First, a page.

of State, is to be Protector. Six Academicians are to be chosen,
endowed with proper Talents, for beginning to form this Academy, into
which no Person is to be admitted under Twenty-five Years of Age: They
must likewise each have an Estate of Two thousand Livres a Year,
either in Possession, or to come to em by Inheritance. The King will
allow to each a Pension of a Thousand Livres. They are likewise to
have able Masters to teach em the necessary Sciences, and to instruct
them in all the Treaties of Peace, Alliance, and others, which have
been made in several Ages past. These Members are to meet twice a Week
at the Louvre. From this Seminary are to be chosen Secretaries to
Ambassies, who by degrees may advance to higher Employments.

Cardinal Richelieus Politicks made France the Terror of Europe. The
Statesmen who have appeared in the Nation of late Years, have on the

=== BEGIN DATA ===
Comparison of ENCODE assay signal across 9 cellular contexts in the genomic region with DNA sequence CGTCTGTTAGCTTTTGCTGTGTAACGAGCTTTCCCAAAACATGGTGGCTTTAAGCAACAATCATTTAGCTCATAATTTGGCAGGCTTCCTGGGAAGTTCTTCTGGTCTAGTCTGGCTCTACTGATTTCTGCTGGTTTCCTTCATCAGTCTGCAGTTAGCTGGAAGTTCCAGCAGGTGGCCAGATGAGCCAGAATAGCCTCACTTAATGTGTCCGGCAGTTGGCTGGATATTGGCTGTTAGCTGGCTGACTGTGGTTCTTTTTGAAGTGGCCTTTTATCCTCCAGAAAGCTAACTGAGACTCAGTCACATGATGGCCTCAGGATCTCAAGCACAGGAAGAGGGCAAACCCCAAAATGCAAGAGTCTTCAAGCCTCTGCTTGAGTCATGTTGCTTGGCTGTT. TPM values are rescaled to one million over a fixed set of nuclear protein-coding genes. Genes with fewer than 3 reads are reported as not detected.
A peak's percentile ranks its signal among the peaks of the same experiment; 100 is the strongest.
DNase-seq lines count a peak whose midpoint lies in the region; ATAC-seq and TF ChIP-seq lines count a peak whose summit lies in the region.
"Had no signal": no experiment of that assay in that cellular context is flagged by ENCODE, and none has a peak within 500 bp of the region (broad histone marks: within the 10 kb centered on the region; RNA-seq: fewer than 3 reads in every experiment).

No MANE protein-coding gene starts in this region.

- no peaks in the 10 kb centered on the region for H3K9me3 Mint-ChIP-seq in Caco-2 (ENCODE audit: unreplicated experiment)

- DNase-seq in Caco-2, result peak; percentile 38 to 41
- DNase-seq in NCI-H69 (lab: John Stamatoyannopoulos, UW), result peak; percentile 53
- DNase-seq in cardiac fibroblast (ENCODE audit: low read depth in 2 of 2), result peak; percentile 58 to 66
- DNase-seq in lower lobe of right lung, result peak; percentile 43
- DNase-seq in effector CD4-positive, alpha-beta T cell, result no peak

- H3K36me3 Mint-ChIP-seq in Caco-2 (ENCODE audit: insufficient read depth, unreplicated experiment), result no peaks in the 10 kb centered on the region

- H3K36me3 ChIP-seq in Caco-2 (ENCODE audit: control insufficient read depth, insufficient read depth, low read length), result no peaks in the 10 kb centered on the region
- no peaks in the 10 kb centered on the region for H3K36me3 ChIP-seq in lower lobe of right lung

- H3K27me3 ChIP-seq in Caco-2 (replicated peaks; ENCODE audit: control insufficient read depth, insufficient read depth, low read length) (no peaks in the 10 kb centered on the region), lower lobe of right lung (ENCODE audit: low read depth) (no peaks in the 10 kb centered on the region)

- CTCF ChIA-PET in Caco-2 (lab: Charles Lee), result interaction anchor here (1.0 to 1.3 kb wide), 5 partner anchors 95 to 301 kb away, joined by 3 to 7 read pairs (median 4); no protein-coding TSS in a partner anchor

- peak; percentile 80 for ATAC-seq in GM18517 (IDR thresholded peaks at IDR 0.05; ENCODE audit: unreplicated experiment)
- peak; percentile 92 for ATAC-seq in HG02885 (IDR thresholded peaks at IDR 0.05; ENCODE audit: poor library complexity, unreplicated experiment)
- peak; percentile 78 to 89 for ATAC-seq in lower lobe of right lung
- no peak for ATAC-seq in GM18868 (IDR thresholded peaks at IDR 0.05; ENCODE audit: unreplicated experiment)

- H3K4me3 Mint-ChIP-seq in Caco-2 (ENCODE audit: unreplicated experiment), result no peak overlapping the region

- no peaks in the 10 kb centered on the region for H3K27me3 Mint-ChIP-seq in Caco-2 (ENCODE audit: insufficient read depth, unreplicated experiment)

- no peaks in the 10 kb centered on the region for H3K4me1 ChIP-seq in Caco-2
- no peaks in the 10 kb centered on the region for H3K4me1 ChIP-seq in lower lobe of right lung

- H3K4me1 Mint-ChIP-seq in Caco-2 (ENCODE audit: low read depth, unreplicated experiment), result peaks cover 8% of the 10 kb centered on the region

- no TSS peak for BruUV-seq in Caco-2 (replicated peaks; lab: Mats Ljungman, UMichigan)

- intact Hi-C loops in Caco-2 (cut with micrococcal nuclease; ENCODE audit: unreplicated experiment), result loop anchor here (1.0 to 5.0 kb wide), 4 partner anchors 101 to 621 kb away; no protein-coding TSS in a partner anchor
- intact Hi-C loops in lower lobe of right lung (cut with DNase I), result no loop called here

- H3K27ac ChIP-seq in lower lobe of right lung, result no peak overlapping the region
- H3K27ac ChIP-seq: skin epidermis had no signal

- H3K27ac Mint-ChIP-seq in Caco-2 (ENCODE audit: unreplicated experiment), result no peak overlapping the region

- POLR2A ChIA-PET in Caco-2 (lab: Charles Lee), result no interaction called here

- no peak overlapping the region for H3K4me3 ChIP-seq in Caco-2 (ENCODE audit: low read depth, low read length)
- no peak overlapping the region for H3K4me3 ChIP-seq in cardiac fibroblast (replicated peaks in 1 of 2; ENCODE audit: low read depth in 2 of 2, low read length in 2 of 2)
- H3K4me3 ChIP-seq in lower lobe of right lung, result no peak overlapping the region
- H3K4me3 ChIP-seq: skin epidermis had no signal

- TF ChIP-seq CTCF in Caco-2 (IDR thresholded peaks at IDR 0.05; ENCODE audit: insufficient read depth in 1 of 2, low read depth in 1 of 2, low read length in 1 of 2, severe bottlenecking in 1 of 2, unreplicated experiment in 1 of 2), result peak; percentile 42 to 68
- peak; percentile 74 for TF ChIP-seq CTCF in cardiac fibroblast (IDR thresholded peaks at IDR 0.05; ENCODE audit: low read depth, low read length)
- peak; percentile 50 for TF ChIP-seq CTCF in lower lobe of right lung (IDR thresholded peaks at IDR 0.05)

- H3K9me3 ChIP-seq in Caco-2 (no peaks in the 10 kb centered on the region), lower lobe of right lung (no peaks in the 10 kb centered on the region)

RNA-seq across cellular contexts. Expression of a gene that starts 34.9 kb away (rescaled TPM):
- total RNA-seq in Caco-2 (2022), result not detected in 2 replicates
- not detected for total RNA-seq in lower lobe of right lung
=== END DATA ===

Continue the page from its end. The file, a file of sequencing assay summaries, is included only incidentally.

contrary rendered it either the Pity or Contempt of its Neighbours. The
Cardinal erected that famous Academy which has carried all the Parts of
Polite Learning to the greatest Height. His chief Design in that
Institution was to divert the Men of Genius from meddling with
Politicks, a Province in which he did not care to have any one else
interfere with him. On the contrary, the Marquis de Torcy seems resolved
to make several young Men in France as Wise as himself, and is therefore
taken up at present in establishing a Nursery of Statesmen.

Some private Letters add, that there will also be erected a Seminary of
Petticoat Politicians, who are to be brought up at the Feet of Madam de
Maintenon, and to be dispatched into Foreign Courts upon any Emergencies
of State; but as the News of this last Project has not been yet
confirmed, I shall take no farther Notice of it.

Several of my Readers may doubtless remember that upon the Conclusion of
the last War, which had been carried on so successfully by the Enemy,
their Generals were many of them transformed into Ambassadors; but the
Conduct of those who have commanded in the present War, has, it seems,
brought so little Honour and Advantage to their great Monarch, that he
is resolved to trust his Affairs no longer in the Hands of those
Military Gentlemen.